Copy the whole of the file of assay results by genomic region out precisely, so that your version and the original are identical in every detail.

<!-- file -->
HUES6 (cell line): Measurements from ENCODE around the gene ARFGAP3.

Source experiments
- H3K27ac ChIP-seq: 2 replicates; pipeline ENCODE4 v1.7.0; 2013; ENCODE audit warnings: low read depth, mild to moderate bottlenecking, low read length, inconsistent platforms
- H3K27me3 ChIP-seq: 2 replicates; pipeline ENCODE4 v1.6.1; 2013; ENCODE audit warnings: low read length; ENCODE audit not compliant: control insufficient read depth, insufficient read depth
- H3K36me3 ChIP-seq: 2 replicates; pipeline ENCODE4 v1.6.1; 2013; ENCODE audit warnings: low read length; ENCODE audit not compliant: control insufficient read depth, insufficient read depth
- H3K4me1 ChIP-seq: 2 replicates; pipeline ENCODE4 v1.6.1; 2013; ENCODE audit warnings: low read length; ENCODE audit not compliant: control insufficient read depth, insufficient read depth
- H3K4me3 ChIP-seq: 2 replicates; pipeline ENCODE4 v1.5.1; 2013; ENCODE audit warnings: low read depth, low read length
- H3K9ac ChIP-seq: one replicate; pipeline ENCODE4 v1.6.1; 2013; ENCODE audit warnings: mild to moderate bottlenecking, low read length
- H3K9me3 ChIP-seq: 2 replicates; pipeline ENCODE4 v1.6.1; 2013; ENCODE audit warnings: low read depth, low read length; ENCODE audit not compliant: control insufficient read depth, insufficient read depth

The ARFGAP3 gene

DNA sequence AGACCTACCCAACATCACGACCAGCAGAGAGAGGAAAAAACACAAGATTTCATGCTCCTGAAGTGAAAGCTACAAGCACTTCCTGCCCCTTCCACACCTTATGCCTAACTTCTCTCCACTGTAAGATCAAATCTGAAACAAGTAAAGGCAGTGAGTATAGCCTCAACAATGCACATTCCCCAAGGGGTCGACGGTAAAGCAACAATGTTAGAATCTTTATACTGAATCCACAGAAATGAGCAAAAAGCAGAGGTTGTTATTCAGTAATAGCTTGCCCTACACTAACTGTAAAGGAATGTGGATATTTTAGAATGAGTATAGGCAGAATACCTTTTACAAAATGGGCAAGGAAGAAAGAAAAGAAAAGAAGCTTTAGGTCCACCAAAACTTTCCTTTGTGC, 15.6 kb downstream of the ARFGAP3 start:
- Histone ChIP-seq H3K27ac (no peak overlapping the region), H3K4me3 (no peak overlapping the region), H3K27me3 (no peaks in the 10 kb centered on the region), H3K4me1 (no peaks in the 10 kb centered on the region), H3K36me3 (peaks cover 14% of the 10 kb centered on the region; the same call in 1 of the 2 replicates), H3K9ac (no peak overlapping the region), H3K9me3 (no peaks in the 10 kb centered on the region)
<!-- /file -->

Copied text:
HUES6 (cell line): Measurements from ENCODE around the gene ARFGAP3.

Source experiments
- H3K27ac ChIP-seq: 2 replicates; pipeline ENCODE4 v1.7.0; 2013; ENCODE audit warnings: low read depth, mild to moderate bottlenecking, low read length, inconsistent platforms
- H3K27me3 ChIP-seq: 2 replicates; pipeline ENCODE4 v1.6.1; 2013; ENCODE audit warnings: low read length; ENCODE audit not compliant: control insufficient read depth, insufficient read depth
- H3K36me3 ChIP-seq: 2 replicates; pipeline ENCODE4 v1.6.1; 2013; ENCODE audit warnings: low read length; ENCODE audit not compliant: control insufficient read depth, insufficient read depth
- H3K4me1 ChIP-seq: 2 replicates; pipeline ENCODE4 v1.6.1; 2013; ENCODE audit warnings: low read length; ENCODE audit not compliant: control insufficient read depth, insufficient read depth
- H3K4me3 ChIP-seq: 2 replicates; pipeline ENCODE4 v1.5.1; 2013; ENCODE audit warnings: low read depth, low read length
- H3K9ac ChIP-seq: one replicate; pipeline ENCODE4 v1.6.1; 2013; ENCODE audit warnings: mild to moderate bottlenecking, low read length
- H3K9me3 ChIP-seq: 2 replicates; pipeline ENCODE4 v1.6.1; 2013; ENCODE audit warnings: low read depth, low read length; ENCODE audit not compliant: control insufficient read depth, insufficient read depth

The ARFGAP3 gene

DNA sequence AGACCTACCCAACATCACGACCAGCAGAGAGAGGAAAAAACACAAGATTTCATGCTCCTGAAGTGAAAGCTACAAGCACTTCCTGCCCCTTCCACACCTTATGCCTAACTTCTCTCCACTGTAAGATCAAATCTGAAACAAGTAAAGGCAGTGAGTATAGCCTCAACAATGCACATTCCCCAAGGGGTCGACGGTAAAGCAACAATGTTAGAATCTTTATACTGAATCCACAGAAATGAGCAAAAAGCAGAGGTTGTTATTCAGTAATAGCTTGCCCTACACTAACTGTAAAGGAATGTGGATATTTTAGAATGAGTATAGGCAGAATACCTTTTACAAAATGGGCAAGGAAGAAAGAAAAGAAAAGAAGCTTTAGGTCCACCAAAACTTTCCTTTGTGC, 15.6 kb downstream of the ARFGAP3 start:
- Histone ChIP-seq H3K27ac (no peak overlapping the region), H3K4me3 (no peak overlapping the region), H3K27me3 (no peaks in the 10 kb centered on the region), H3K4me1 (no peaks in the 10 kb centered on the region), H3K36me3 (peaks cover 14% of the 10 kb centered on the region; the same call in 1 of the 2 replicates), H3K9ac (no peak overlapping the region), H3K9me3 (no peaks in the 10 kb centered on the region)